There are many different types of
What is BPA-Free Plastic?
BPA-free plastic is any plastic that’s not polycarbonate. It’s really that easy. But here’s the challenge – polycarbonate
Strahl/Bold is a popular, glass-like plastic drinkware line made using polycarbonate plastic, which contains trace BPA.
Plastic drinkware crafted in BPA-free Tritan, SAN and Acrylic deliver the same glass-like look and feel as polycarbonate glasses.
Retailers and online sellers carry plenty of products like BPA-free
Looking for BPA-Free? Check the Label
Not Labeled? Look at the Care Instructions
Tritan and polycarbonate are the only
Acrylic items are generally marked “Hand-wash,” or “Top-rack Dishwasher-safe.” SAN items say “Dishwasher-safe.” But neither will say “Unbreakable.” Unlike polycarbonate and Tritan, acrylic and SAN can break.
Solid-color plastic dishes are made from either melamine or polypropylene, and both are BPA-free. Melamine is very rigid, while polypropylene is softer and more rubbery. It’s easy to tell the difference between the two.
Here’s a closer look at the five BPA-free plastics commonly used to make
Plastic Glasses & Water Bottles are BPA-Free
Tritan plastic is the closest competitor to polycarbonate in terms of glass-like clarity and performance. Products made from Tritan plastic are every bit as durable, unbreakable, and dishwasher-safe as polycarbonate items — and deliver the added perk of being completely BPA-free.
2. Polypropylene Plastic Tableware is BPA-Free
Like Tritan, polypropylene plastic is – and always has been – BPA-free. Unlike Tritan and polycarbonate, polypropylene
Is Tupperware is BPA-free?
Most Tupperware plastic products are made from rubbery polypropylene, so those are BPA-free. However, Tupperware used various plastics over the years, so there may be some polycarbonate Tupperware items floating around.
3. Melamine Plastic Dishes are BPA-Free
Melamine plastic is another common BPA-free plastic generally used for dishes and dinnerware. Melamine
Ultra-durable melamine is the go-to plastic for many top plastic tableware brands.
4. Acrylic and SAN Plastic Glasses are BPA-free
BPA-free Acrylic and SAN plastic products can closely resemble polycarbonate items, but there are differences. Goods made from these plastics generally aren’t as durable, so they’re rarely listed as unbreakable. SAN is dishwasher safe, but acrylic will generally be labeled hand wash only.
If in doubt, read the product details or look the item up online if shopping in-store. Online sellers like Amazon and other websites usually list the material that goods are made from. If it says acrylic, SAN, or styrene, the item is BPA-free.
There are several top acrylic and SAN brands available on Amazon, and US Acrylic leads the pack, and most of the collection is Made in the USA.
5. Eco-Friendly Plastics are BPA Free
Eco-friendly plastics are crafted from biodegradable “plastics” made from bamboo, corn, and even avocado pits. All of these bio-plastics are BPA-free, plus the manufacturers are very vocal about the makeup of their goods. So, you’ll definitely know if you stumble across these items in-store and online.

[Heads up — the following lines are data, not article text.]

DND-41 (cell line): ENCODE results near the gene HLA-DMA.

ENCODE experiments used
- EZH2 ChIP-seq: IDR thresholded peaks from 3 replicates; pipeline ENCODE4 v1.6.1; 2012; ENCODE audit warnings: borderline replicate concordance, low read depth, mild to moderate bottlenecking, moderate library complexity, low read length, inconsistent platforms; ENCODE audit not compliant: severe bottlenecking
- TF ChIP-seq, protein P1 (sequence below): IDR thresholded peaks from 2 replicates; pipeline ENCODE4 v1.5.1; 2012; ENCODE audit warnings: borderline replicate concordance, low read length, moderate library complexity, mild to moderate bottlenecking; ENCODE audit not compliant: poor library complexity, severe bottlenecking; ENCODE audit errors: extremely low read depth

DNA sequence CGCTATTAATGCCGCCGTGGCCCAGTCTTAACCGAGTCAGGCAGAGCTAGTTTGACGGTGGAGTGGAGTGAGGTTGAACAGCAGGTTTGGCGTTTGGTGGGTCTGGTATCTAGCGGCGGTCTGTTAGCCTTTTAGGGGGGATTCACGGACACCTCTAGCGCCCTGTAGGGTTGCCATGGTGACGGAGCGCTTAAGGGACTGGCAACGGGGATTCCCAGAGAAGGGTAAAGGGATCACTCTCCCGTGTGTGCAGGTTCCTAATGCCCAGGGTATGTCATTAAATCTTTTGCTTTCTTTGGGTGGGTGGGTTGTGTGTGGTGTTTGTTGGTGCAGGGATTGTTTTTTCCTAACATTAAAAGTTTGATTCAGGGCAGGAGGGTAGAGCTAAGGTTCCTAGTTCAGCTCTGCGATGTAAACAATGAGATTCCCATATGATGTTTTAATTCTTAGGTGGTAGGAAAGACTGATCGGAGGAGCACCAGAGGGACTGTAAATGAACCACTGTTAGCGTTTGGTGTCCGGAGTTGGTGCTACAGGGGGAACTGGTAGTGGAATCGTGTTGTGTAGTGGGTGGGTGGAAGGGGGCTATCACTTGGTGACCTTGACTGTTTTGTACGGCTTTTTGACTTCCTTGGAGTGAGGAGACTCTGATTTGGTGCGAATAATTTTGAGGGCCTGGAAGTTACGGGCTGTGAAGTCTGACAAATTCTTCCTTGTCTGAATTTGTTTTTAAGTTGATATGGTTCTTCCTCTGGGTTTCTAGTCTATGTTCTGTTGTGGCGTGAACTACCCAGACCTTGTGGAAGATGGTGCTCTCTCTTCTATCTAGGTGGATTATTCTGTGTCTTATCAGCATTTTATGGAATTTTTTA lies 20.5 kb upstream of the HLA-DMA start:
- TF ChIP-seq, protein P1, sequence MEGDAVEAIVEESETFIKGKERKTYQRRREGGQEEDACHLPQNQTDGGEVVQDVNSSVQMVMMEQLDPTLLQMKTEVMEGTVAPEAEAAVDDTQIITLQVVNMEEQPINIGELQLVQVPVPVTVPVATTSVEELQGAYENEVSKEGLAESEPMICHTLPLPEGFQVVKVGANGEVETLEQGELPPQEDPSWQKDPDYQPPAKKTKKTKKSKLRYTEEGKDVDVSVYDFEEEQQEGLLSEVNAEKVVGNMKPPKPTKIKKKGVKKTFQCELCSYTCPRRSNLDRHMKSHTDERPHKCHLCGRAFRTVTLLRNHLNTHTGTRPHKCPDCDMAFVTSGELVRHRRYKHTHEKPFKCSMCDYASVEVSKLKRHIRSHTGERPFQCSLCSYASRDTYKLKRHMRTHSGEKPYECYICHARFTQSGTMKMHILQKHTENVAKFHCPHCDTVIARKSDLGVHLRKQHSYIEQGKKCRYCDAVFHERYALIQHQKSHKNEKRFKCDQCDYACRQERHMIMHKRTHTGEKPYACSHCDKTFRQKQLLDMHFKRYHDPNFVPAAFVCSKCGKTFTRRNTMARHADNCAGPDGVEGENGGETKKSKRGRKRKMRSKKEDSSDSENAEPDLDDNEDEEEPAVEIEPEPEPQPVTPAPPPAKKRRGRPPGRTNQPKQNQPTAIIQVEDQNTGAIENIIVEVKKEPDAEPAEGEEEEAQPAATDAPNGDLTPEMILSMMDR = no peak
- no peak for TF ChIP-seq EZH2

- Sturdy, virtually unbreakable polypropylene plastic
- Dishwasher and microwave-safe plastic dishes
- Sharp, modern styling and colors
- Set includes coordinating mugs
- Great value price-wise
- Microwave reheat recommended limit of 120-degrees F
- Best for quick reheating, not longer cooking times
Another Option: Break-Resistant Glassware is BPA-Free
Glass is another BPA-free option, and many top glassware brands offer surprisingly durable drinking glasses, food storage containers, and barware. Learn more about tempered glassware and other break-resistant glass alternatives to plastic in our unbreakable glassware review.
Shopping for BPA-Free Glasses? Don’t Rely on Recycling Codes
Speaking of labels, there is a BPA-free symbol, but not every manufacturer prints it onto their packaging or products yet. What you can’t rely on is the recycling code. Many BPA-free
In fact, almost all non-disposable tableware plastics fall under the same catchall #7 recycling code, which simply means “Other.”
“Other” plastics aren’t disposable, so they’re not collected in most recycling programs. Even more confusing, recycling codes aren’t required for “Other” plastics. Many don’t carry a recycling mark at all. Knowing how to tell these plastics apart using these tips above ensures you can spot BPA-free options.
Here’s a quick look at why you can’t rely on plastic recycling codes to identify products with BPA.
Is BPA an Issue?
Some researchers claim that exposure to BPA may be harmful to humans, though the FDA lists it as safe for consumer use. Honestly, the science and facts about the effects of BPA could fill a lengthy article. But if you prefer to err on the side of caution, it’s easy to eliminate BPA from your home.
That’s a Wrap
I hope this review of the many BPA-free plastic alternatives helps you narrow down your shopping search. If you have any questions or BPA-free faves of your own, please share them in the comments below. Thanks for reading. Cheers! Krista
Polycarbonate vs. BPA Free Plastic Glasses
Overall Results for BPA Free Plastics vs. Polycarbonate
Tritan is the only BPA free plastic delivers the same performance and glass-like looks as polycarbonate. The other four BPA free contenders offer unique benefits but fall short in either glass-like looks or break-resistance. Overall, BPA free products score 4/5 compared to polycarbonate items. But when it comes to being BPA free — they all get 5 bright, shiny stars!